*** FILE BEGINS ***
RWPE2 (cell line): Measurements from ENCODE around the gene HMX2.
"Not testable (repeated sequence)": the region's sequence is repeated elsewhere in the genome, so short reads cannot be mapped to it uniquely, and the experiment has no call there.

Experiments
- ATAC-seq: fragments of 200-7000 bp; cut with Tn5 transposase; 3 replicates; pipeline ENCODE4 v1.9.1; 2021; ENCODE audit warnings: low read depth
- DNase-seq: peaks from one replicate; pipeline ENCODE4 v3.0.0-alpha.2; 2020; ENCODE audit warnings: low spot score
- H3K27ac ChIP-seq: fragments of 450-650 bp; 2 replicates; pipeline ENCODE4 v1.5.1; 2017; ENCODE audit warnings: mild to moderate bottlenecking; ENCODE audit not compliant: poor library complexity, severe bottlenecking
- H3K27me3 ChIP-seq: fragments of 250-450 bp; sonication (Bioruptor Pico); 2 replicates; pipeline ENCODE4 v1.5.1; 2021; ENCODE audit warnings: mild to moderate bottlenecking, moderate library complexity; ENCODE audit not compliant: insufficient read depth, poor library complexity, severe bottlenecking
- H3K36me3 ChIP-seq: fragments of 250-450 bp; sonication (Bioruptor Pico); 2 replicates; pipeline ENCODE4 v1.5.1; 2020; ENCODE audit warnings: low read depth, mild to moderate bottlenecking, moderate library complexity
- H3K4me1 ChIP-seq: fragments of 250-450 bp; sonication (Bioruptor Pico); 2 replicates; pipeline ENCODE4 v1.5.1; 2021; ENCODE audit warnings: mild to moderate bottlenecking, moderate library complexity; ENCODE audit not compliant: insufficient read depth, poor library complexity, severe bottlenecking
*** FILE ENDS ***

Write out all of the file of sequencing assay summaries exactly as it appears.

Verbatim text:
RWPE2 (cell line): Measurements from ENCODE around the gene HMX2.
"Not testable (repeated sequence)": the region's sequence is repeated elsewhere in the genome, so short reads cannot be mapped to it uniquely, and the experiment has no call there.

Experiments
- ATAC-seq: fragments of 200-7000 bp; cut with Tn5 transposase; 3 replicates; pipeline ENCODE4 v1.9.1; 2021; ENCODE audit warnings: low read depth
- DNase-seq: peaks from one replicate; pipeline ENCODE4 v3.0.0-alpha.2; 2020; ENCODE audit warnings: low spot score
- H3K27ac ChIP-seq: fragments of 450-650 bp; 2 replicates; pipeline ENCODE4 v1.5.1; 2017; ENCODE audit warnings: mild to moderate bottlenecking; ENCODE audit not compliant: poor library complexity, severe bottlenecking
- H3K27me3 ChIP-seq: fragments of 250-450 bp; sonication (Bioruptor Pico); 2 replicates; pipeline ENCODE4 v1.5.1; 2021; ENCODE audit warnings: mild to moderate bottlenecking, moderate library complexity; ENCODE audit not compliant: insufficient read depth, poor library complexity, severe bottlenecking
- H3K36me3 ChIP-seq: fragments of 250-450 bp; sonication (Bioruptor Pico); 2 replicates; pipeline ENCODE4 v1.5.1; 2020; ENCODE audit warnings: low read depth, mild to moderate bottlenecking, moderate library complexity
- H3K4me1 ChIP-seq: fragments of 250-450 bp; sonication (Bioruptor Pico); 2 replicates; pipeline ENCODE4 v1.5.1; 2021; ENCODE audit warnings: mild to moderate bottlenecking, moderate library complexity; ENCODE audit not compliant: insufficient read depth, poor library complexity, severe bottlenecking